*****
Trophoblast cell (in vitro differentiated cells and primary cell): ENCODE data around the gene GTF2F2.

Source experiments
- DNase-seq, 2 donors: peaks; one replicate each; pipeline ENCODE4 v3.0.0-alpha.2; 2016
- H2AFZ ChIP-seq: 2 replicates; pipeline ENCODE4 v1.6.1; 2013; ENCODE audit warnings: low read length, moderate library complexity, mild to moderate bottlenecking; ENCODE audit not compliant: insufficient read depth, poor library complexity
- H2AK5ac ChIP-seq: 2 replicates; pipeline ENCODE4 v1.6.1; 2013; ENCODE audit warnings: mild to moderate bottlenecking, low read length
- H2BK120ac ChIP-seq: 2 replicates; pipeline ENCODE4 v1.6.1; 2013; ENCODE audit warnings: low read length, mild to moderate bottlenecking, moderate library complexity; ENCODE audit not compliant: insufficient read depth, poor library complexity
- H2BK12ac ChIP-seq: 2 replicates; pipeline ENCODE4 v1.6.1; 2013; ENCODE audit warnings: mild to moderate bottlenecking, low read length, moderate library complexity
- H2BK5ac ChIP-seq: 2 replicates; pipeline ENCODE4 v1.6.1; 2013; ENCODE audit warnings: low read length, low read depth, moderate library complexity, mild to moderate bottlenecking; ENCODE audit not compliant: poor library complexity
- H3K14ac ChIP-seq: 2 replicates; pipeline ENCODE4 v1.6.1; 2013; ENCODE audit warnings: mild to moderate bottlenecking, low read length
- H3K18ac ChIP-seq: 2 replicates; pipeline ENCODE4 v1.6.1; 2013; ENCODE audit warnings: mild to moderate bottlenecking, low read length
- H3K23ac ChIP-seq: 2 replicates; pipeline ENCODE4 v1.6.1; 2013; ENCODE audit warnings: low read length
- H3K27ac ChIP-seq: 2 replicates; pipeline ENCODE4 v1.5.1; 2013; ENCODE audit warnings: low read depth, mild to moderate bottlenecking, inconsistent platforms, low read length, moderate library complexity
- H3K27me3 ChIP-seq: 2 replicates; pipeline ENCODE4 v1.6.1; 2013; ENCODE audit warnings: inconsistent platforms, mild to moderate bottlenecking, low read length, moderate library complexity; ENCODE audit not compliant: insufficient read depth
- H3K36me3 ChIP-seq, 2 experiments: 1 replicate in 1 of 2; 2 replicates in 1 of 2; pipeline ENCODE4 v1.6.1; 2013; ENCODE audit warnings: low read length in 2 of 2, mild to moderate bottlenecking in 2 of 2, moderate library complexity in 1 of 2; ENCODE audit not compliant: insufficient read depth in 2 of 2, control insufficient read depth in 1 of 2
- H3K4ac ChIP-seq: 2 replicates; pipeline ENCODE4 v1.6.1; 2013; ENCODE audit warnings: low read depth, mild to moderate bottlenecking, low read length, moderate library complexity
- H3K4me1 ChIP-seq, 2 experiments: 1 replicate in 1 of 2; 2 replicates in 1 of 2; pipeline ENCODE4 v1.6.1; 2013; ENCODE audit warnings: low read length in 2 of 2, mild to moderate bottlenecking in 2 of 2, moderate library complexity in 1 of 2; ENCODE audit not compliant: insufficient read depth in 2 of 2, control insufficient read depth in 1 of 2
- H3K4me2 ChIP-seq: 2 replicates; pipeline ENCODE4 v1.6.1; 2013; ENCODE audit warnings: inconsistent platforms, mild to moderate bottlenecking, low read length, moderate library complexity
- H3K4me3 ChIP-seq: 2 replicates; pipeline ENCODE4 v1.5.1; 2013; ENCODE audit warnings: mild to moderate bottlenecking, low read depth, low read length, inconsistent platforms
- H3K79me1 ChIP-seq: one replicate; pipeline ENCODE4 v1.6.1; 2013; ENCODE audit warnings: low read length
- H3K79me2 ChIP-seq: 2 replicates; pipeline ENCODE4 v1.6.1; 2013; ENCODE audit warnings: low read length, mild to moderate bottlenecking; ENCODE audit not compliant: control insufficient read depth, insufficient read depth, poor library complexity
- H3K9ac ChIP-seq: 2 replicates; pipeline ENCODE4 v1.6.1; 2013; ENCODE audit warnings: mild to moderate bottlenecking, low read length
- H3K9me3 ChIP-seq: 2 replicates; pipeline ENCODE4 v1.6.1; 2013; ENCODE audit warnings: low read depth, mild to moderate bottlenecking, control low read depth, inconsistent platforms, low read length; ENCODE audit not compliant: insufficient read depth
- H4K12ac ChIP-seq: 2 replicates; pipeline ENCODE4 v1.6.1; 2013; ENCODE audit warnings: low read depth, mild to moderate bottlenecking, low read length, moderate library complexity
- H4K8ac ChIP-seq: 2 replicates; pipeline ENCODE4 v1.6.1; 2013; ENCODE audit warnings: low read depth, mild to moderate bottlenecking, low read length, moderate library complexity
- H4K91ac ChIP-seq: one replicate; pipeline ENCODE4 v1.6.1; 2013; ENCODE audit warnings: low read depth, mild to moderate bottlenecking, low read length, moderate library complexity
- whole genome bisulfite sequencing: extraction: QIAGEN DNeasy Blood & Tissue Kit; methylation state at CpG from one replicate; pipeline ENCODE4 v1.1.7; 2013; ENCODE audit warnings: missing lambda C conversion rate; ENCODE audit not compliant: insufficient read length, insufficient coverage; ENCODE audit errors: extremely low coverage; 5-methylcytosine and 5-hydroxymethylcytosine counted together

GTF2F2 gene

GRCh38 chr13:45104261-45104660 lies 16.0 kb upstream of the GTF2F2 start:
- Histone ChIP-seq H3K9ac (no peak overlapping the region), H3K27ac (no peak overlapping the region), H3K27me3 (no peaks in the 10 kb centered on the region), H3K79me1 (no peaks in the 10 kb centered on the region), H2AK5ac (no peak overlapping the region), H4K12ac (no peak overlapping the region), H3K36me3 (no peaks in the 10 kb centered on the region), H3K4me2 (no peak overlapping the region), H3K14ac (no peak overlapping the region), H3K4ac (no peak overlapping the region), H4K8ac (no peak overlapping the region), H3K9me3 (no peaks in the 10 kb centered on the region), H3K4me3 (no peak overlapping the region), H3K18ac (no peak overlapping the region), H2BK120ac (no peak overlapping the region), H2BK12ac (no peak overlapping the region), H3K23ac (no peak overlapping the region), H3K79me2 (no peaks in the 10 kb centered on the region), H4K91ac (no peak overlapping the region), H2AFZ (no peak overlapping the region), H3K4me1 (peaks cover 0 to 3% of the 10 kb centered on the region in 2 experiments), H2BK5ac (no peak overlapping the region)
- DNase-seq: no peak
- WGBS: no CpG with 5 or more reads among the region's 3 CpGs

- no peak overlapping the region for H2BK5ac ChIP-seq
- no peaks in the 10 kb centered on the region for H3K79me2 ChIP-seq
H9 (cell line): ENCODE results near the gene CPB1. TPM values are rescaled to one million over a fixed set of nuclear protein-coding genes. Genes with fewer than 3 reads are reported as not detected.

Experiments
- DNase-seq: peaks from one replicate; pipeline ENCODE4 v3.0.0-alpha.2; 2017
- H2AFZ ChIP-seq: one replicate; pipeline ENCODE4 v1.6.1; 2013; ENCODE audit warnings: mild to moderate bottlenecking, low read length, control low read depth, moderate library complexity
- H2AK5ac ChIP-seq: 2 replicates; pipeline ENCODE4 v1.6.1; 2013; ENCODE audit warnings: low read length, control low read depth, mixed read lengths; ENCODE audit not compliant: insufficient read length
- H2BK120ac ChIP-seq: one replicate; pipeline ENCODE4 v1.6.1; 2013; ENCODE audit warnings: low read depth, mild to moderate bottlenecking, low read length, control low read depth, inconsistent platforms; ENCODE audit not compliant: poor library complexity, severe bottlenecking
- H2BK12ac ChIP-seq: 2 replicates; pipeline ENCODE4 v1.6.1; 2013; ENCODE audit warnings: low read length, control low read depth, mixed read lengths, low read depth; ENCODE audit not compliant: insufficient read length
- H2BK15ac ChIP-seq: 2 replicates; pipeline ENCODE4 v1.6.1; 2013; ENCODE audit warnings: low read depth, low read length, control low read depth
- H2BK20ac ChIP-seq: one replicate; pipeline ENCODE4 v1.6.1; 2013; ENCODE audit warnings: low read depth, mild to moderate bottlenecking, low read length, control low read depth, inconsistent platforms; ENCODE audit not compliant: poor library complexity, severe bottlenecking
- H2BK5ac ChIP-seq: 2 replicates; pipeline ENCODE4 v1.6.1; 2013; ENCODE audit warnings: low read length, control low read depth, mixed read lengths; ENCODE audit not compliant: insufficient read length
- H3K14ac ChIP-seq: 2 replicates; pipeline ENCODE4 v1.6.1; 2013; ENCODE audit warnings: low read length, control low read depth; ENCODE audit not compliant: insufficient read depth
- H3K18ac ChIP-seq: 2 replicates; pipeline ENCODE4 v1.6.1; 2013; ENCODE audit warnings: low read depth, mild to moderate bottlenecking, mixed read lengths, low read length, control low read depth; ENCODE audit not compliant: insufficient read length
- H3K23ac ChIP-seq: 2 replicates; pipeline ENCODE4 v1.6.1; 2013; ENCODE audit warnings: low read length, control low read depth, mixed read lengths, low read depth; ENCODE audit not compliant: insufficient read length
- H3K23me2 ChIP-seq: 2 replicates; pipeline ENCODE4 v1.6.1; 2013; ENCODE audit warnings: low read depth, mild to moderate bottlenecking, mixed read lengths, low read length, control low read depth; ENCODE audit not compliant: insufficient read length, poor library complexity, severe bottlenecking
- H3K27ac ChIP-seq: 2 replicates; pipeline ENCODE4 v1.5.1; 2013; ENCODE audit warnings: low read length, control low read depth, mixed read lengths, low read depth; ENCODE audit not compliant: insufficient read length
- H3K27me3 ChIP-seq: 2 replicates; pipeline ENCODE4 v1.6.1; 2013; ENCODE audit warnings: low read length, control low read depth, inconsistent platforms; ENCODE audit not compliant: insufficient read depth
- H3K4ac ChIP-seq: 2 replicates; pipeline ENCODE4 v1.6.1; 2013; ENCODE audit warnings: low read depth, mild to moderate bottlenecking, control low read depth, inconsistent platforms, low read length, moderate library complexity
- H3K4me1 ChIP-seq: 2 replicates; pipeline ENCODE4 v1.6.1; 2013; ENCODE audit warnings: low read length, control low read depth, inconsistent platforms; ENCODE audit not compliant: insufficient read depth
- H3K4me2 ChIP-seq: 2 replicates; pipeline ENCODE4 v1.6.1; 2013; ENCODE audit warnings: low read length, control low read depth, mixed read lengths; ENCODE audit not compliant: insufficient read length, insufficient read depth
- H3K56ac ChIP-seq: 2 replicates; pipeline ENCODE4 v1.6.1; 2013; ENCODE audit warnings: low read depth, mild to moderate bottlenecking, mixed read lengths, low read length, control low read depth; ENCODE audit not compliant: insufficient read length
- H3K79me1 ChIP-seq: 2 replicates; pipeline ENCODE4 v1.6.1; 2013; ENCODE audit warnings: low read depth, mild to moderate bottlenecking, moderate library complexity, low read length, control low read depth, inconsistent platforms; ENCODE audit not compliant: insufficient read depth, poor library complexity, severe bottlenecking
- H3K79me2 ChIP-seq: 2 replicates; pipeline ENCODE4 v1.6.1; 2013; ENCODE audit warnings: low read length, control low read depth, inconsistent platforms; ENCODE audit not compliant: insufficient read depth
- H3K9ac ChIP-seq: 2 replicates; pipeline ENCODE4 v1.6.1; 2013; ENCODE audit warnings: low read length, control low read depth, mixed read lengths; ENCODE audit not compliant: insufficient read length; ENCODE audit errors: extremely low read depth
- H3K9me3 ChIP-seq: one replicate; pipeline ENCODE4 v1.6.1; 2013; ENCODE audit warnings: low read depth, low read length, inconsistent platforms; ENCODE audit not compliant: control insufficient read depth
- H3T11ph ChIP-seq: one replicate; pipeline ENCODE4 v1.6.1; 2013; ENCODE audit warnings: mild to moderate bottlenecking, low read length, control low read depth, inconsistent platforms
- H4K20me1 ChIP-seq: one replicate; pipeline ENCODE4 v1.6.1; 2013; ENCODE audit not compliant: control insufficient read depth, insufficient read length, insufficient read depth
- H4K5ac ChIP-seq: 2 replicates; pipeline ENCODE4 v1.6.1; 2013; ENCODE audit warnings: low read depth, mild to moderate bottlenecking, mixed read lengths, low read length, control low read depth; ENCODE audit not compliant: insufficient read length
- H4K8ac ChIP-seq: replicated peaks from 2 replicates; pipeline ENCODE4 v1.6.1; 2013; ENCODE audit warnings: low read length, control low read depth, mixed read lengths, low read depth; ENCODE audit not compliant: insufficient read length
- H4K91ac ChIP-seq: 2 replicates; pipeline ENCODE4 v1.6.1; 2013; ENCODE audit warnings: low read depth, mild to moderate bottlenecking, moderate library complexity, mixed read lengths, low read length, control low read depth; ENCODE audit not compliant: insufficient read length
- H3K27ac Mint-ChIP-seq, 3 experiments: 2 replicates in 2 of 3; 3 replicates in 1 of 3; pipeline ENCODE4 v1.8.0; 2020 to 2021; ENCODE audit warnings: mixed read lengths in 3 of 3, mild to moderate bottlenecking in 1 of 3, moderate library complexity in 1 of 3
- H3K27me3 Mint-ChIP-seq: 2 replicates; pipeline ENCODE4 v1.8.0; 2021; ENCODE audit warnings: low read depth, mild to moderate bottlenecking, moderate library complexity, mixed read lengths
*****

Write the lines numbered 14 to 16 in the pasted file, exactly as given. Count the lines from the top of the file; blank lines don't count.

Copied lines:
- H3K36me3 ChIP-seq, 2 experiments: 1 replicate in 1 of 2; 2 replicates in 1 of 2; pipeline ENCODE4 v1.6.1; 2013; ENCODE audit warnings: low read length in 2 of 2, mild to moderate bottlenecking in 2 of 2, moderate library complexity in 1 of 2; ENCODE audit not compliant: insufficient read depth in 2 of 2, control insufficient read depth in 1 of 2
- H3K4ac ChIP-seq: 2 replicates; pipeline ENCODE4 v1.6.1; 2013; ENCODE audit warnings: low read depth, mild to moderate bottlenecking, low read length, moderate library complexity
- H3K4me1 ChIP-seq, 2 experiments: 1 replicate in 1 of 2; 2 replicates in 1 of 2; pipeline ENCODE4 v1.6.1; 2013; ENCODE audit warnings: low read length in 2 of 2, mild to moderate bottlenecking in 2 of 2, moderate library complexity in 1 of 2; ENCODE audit not compliant: insufficient read depth in 2 of 2, control insufficient read depth in 1 of 2